One embodiment of a method for communicating data from a telecommunications device to a GPS device includes establishing a communications link between a telecommunications device and a GPS device. Message data may be received from the telecommunications device by the GPS device via the communications link. The message data may be displayed by the GPS device. GPS input may be selected from the displayed message data. Directions may be calculated based on the selected GPS input.

BRIEF DESCRIPTION OF THE DRAWINGS

Illustrative embodiments of the present invention are described in detail below with reference to the attached drawing figures, which are incorporated by reference herein and wherein:

FIG. 1 is an illustration of an exemplary environment for communicating message data from a telecommunications device to a GPS device;

FIG. 2A is an illustration of an exemplary screen shot depicting a message list on a GPS electronic display;

FIG. 2B is an illustration of an exemplary screen shot depicting message analysis and address selection according to principles of the present invention;

FIG. 2C is an illustration of an exemplary screen shot for updating address fields according to principles of the present invention;

FIG. 2D depicts a screen shot of an exemplary keyboard for use in entering text into a data entry field;

FIG. 3 is a block diagram of exemplary components of a GPS device configured to facilitate communication of message data from a telecommunications device;

FIG. 4 is a block diagram of exemplary software modules for a GPS device according to principles of the present invention; and

FIG. 5 is a flow chart of an exemplary process for communicating message data from a telecommunications device to a GPS device.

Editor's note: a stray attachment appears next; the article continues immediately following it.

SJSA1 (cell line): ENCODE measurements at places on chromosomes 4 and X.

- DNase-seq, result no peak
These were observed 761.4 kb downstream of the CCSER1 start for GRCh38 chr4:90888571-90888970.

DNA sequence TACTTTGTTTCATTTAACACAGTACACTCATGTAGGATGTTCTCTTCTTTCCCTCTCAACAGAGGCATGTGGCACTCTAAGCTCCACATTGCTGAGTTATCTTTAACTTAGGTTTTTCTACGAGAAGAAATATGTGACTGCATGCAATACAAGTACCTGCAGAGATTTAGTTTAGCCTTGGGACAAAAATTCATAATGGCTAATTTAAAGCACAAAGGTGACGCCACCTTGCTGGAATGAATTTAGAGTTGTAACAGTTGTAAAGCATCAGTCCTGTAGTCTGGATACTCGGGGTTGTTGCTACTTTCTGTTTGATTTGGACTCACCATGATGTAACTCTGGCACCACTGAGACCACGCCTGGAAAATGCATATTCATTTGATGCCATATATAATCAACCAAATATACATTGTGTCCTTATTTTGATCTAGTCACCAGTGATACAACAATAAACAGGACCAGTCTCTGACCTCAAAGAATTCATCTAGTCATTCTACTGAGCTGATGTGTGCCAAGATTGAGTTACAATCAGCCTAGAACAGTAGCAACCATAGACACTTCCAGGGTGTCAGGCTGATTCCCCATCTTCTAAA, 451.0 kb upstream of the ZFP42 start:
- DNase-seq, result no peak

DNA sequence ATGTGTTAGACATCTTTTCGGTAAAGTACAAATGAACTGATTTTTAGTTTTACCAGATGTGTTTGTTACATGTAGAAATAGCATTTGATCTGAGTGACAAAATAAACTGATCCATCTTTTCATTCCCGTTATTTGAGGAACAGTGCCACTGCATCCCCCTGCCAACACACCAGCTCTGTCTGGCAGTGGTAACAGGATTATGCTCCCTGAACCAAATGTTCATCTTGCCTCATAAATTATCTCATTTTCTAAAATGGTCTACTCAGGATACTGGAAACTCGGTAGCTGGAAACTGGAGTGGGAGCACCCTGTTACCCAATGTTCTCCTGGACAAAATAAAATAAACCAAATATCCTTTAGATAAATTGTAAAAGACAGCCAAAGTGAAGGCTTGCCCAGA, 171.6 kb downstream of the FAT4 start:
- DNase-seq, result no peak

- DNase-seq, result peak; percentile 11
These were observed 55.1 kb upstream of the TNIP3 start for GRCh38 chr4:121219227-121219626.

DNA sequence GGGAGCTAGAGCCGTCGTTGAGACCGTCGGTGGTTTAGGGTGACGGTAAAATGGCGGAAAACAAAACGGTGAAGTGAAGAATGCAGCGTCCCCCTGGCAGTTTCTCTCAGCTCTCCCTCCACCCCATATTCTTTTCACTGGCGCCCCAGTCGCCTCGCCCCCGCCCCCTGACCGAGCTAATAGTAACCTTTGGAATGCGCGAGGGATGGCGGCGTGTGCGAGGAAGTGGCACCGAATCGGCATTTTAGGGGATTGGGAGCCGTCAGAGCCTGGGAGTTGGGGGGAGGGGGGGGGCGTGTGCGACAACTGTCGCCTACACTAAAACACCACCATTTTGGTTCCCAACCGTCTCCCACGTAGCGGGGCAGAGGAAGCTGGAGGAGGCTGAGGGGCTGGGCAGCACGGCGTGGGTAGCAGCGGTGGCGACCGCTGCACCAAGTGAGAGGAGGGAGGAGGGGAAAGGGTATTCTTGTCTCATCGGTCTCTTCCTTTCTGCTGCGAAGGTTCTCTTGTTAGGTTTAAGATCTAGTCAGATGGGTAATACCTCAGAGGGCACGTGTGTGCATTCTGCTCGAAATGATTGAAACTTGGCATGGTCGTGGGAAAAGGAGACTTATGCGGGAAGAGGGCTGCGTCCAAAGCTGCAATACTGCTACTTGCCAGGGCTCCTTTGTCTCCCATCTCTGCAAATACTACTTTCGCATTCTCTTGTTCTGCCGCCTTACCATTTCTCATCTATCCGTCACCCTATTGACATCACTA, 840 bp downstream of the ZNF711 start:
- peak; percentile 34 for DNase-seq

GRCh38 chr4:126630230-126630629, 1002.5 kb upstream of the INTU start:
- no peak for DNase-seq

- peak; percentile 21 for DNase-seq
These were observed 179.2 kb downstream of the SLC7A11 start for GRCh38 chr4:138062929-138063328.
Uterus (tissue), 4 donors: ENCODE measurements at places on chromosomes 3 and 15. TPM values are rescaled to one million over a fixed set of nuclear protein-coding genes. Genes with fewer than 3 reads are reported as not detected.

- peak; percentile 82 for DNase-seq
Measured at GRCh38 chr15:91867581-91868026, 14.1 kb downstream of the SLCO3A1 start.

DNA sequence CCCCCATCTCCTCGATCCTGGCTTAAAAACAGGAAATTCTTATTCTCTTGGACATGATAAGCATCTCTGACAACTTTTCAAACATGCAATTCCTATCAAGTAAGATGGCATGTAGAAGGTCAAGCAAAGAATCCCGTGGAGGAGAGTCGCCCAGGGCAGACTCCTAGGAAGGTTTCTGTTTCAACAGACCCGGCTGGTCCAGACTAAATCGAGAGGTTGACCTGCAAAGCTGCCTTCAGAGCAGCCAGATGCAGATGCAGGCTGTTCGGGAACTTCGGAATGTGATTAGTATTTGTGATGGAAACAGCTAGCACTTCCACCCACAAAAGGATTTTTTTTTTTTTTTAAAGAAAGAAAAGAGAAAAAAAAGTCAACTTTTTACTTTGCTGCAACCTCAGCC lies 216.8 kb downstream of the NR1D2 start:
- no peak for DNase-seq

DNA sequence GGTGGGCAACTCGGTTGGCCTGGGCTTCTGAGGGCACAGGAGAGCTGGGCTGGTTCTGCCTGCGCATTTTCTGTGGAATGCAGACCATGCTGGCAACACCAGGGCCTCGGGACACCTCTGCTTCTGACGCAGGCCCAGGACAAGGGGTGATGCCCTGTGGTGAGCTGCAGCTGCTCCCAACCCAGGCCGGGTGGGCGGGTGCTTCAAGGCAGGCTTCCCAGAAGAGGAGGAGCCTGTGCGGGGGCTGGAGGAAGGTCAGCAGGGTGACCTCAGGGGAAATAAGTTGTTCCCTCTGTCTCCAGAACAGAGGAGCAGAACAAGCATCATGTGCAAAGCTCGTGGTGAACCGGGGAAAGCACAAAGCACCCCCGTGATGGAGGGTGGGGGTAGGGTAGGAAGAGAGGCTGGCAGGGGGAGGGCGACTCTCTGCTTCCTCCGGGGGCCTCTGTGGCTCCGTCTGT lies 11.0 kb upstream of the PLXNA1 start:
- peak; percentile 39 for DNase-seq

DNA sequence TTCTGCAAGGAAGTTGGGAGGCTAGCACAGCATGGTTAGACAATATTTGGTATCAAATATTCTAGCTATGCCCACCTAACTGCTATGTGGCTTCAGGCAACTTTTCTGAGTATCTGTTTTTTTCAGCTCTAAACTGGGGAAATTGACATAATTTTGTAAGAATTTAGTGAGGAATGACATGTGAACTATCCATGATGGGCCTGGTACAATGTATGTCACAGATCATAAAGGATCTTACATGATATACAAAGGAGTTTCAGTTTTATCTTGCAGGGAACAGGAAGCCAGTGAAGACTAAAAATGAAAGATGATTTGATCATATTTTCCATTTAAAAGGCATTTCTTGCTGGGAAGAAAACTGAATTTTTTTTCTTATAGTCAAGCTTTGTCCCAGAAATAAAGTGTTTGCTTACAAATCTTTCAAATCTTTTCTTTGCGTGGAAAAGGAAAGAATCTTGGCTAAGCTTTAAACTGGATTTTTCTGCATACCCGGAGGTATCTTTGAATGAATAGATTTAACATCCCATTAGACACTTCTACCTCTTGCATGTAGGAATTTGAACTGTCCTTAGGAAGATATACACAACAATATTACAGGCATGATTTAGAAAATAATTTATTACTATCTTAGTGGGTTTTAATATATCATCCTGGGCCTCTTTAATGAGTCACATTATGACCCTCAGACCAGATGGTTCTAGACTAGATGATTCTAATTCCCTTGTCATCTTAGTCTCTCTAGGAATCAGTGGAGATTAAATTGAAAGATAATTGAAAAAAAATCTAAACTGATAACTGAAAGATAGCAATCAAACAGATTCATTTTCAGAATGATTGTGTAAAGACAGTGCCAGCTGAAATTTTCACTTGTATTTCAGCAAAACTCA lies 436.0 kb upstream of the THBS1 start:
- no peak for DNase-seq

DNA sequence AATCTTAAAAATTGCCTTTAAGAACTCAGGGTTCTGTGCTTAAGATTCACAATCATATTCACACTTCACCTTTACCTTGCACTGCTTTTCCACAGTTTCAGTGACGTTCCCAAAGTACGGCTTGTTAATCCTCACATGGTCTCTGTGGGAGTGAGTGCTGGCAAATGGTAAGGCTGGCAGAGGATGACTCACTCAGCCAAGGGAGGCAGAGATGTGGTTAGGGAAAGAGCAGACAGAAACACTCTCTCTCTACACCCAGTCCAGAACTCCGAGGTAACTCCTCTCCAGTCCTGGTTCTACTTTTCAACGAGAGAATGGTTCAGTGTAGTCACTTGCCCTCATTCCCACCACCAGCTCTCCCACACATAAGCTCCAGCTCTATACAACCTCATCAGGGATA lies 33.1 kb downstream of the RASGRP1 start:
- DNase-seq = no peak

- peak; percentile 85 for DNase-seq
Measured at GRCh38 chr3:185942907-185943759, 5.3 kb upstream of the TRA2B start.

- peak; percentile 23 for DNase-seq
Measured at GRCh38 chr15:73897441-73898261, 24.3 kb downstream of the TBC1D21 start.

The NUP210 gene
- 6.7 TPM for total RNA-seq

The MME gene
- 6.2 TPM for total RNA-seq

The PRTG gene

DETAILED DESCRIPTION OF THE DRAWINGS

FIG. 1 is an illustration of an exemplary environment 100 for communicating message data from a telecommunications device to a GPS device. A GPS device 102 may communicate, via a local communications link 104, message data in the form of data packets 108a-108n (collectively 108) to a telecommunications device 106. The GPS device 102 may be permanently attached to a vehicle, such an in-vehicle navigation system, or may be a portable device that can be removed from the vehicle and used in other locations. The local communications link 104 may connect the devices 102 and 106 wirelessly using Bluetooth® communications protocol, as is well known in the art. Any other wireless communications protocol capable of communicating message data between the devices 102 and 106 may also be used. Alternatively, in the event that a wired connection may be made between the devices, (e.g. a docking port, USB port, or line-in capability), the data may be communicated over various wired communications protocols as is commonly known in the art.

The data packets 108 may contain audio or text data and may be bi-directional for communicating requests or input from the GPS device 102 as well as content, such as voice or text message data, from the telecommunications device 106. In an exemplary embodiment, bi-directional voice for calls currently taking place, voice from voicemail messages received by the telecommunications device, SMS messages, contact lists stored on the telecommunications device, commands for requesting message data from the telecommunications device, as well as other types of data may be communicated within the data packets 108.